Book Review: Sustainable Web Design by Tom Greenwood

Two books with a green cover with white text: Tom Greenwood SUSTAINABLE WEB DESIGN; laying on a wooden surface

At Huxley we’re always looking to expand our knowledge on important topics that can help us in our goal to make the web a better place.

This month I read Sustainable Web Design by Tom Greenwood to learn more about how to build low carbon websites and why this is so important. I’ve tried to cover the key points, but there’s so much more information in the book so if you enjoy this article I recommend reading it.

Why sustainable web design is important

It might surprise some people to know that if the internet were a country, it would be the sixth most polluting country in the world. I think it’s fairly safe to say that most internet users don’t think about this when they’re surfing the web, and that’s something that needs to change.

Likewise, it’s important that web designers and developers become more aware of how to create websites with sustainability in mind. The internet is currently the largest coal-powered machine ever created and this can only be addressed through open conversation and collaboration.

The amount of energy used by the internet is growing rapidly, and making the web more energy efficient will need to be a key strategy when tackling climate change. However, between 2017 – 2020 websites and applications generally became less energy efficient. This is shown by the fact that the median size of a web page increased by 30% within that time period. Some of this extra weight may have contributed to a better user experience, but much of it is down to increased internet speeds and improved devices meaning that developers can get away with writing less efficient code. This not only wastes electricity, but can make websites slower and less inclusive.

Measuring our impact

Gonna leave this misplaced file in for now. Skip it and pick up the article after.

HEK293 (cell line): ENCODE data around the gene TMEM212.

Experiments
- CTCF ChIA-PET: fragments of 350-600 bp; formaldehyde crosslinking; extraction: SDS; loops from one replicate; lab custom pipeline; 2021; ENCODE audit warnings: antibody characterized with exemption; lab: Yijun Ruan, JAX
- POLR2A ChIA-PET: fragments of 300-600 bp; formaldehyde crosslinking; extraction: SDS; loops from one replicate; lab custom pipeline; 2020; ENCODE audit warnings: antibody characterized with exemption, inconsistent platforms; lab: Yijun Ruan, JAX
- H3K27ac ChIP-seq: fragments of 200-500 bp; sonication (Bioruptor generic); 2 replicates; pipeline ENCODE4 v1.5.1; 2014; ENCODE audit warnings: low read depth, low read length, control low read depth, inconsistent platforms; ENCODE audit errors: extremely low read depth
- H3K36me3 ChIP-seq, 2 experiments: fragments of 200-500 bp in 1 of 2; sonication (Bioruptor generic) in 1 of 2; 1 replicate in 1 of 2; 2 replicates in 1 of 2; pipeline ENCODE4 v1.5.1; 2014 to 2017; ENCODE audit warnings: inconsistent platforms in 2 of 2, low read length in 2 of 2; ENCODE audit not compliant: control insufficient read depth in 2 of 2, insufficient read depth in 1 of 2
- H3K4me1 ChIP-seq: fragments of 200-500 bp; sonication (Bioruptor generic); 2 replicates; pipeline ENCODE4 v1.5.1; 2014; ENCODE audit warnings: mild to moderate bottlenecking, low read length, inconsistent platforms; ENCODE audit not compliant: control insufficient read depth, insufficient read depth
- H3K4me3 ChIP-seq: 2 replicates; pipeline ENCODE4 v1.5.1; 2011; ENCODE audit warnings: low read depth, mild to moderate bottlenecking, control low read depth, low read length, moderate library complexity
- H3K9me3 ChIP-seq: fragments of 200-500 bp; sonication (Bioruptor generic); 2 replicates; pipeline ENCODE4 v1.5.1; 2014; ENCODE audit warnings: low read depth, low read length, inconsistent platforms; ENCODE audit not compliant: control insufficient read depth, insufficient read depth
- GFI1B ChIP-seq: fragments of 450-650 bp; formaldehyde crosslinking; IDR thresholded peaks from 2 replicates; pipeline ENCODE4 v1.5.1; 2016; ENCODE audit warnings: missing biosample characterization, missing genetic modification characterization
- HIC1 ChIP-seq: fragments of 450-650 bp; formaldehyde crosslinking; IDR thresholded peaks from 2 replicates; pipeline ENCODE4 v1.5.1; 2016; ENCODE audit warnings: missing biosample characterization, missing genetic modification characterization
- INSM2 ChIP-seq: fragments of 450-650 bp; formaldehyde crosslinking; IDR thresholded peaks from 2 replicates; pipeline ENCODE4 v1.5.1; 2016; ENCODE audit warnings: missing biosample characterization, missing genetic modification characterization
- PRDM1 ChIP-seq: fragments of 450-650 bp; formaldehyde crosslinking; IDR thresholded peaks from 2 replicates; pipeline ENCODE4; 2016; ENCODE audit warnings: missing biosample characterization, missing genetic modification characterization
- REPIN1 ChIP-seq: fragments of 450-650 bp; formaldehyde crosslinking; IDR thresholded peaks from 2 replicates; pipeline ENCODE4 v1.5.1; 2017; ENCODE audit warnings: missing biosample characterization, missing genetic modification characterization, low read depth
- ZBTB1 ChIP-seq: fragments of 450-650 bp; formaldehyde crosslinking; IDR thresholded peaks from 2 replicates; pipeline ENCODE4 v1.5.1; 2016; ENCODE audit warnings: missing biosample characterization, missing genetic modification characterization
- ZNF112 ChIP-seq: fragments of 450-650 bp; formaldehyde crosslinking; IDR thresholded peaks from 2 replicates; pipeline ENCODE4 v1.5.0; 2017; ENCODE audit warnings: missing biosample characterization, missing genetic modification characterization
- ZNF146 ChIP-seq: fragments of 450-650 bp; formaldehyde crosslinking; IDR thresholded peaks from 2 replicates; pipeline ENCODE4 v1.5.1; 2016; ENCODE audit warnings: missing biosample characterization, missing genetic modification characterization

The world of the web is not currently held to any particular environmental standards, so it’s important that as designers and developers we come up with our own methods for measuring the environmental impact of the products we are creating. The key points to consider are data transfer and carbon intensity of electricity.

The more data transferred, the more energy used in data centres, telecoms networks, and end user devices. So page weight and transfer size are good metrics to consider when trying to improve the energy efficiency of a website.

Another way to reduce the environmental impact of a website is to choose a green hosting company that uses renewable energy sources. Also, just as buying locally produced food can have a positive impact on the environment, it’s beneficial for servers to be located close to where the majority of the website users are based.

How to design low carbon websites

Images are the biggest source of carbon emissions on most websites, but luckily there are several ways to make the use of images more environmentally friendly.

Firstly, it’s important to use the most efficient file formats. Generally, WEBP is the best format for photos and PNG is the best for icons and logos. Image files can then also be compressed and optimised. For instance, there are over 16 million colour channels in 24-bit PNG files, even if only one colour is being used. It’s possible to convert 24-bit PNG files to PNG-8 files that only include the colour channels that are needed.

The dimensions of images are also very important. If we want to display small thumbnail images, we shouldn’t be loading files big enough to fill the whole screen. srcset and sizes can be used to tell the browser which size image to load, but it’s important to remember that each variation in image size leads to additional image files that need to be stored on the server, which in itself uses energy.

The colours we choose to use in our designs are also surprisingly significant. Most modern smart phones have OLED screens, where each pixel is a tiny LED. This means that black is the most efficient colour as the pixels are switched off, and white is the most energy intensive.

When it comes to typography, using system fonts is the most efficient choice. These are preinstalled on devices, so they require zero server requests and zero data transfers. While designers may not want to use system fonts for everything, they are often a good choice for body copy, with non-system fonts used for headings and menus.

The benefits of sustainable web design

Design and development choices that make websites more sustainable, also provide other benefits. For instance, prioritising the user experience and focusing on fast load times can help reduce carbon emissions while also leading to better commercial outcomes for the website owner. Similarly, well written code is inherently more efficient, meaning it’s less energy intensive, while also improving accessibility.

As the effects of climate change intensify, the internet will be a vital tool to help us share knowledge about problems and solutions. Therefore, it’s important to build a resilient web where key information and services can be accessed on slow connections, any devices and in almost any condition. Building websites with sustainability in mind helps make the web more inclusive and future proof, which can only be a good thing.